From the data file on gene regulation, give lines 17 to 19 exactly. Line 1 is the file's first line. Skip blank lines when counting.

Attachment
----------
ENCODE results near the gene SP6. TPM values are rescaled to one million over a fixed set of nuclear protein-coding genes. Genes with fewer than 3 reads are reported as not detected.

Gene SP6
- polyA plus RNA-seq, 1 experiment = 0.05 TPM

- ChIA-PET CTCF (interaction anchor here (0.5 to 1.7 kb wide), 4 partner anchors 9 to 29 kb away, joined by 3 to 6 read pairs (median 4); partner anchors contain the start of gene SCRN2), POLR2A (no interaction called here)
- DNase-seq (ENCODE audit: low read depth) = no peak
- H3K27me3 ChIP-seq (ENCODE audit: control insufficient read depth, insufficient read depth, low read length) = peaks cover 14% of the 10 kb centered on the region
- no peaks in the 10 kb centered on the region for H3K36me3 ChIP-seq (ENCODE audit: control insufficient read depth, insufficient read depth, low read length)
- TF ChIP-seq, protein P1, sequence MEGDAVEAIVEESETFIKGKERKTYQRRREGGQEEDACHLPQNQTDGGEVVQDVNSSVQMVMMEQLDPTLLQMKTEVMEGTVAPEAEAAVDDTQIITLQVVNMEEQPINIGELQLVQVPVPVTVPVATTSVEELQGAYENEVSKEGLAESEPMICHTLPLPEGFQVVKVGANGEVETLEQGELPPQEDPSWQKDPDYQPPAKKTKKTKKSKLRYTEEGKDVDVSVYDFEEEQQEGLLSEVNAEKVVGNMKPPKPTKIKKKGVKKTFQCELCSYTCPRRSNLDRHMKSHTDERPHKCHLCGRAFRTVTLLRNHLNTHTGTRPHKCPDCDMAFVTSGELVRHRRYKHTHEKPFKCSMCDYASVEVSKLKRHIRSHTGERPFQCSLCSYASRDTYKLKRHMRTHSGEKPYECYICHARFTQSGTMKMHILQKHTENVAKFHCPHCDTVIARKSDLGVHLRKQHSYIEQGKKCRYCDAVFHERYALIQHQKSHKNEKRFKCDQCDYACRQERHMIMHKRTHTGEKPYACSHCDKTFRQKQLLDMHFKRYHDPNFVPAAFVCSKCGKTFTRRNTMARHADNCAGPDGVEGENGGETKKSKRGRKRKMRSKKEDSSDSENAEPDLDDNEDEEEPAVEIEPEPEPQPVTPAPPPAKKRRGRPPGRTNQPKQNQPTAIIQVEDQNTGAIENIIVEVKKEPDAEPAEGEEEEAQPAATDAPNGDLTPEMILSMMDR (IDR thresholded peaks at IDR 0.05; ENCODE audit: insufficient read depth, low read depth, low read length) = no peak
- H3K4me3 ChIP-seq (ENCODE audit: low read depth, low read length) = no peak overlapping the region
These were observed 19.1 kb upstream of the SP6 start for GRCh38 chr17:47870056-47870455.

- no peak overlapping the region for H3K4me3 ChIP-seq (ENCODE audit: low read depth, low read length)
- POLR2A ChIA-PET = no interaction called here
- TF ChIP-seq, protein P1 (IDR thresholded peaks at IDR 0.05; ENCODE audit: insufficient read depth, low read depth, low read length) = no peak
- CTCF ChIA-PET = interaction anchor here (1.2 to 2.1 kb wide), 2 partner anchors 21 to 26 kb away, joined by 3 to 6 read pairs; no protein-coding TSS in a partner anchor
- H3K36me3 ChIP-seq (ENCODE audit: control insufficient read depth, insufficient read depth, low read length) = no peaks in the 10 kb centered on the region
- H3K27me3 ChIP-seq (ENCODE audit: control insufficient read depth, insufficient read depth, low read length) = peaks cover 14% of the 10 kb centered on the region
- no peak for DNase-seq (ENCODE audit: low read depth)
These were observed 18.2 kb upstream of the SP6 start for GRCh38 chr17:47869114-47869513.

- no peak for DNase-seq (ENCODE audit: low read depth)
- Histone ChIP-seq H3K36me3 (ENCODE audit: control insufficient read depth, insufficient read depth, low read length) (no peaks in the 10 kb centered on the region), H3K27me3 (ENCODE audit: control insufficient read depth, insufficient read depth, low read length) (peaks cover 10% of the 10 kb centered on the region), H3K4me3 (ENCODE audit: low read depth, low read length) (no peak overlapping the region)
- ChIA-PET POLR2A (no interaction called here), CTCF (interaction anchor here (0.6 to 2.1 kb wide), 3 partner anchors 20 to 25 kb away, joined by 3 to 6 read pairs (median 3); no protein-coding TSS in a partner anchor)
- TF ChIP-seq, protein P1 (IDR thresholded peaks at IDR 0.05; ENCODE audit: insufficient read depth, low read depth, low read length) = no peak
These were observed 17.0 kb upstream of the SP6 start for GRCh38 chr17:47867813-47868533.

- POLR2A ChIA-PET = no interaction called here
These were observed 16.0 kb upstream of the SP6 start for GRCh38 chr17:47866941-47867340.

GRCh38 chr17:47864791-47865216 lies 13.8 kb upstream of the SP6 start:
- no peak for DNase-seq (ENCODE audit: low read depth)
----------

- no peak for DNase-seq (ENCODE audit: low read depth)
These were observed 18.2 kb upstream of the SP6 start for GRCh38 chr17:47869114-47869513.

- no peak for DNase-seq (ENCODE audit: low read depth)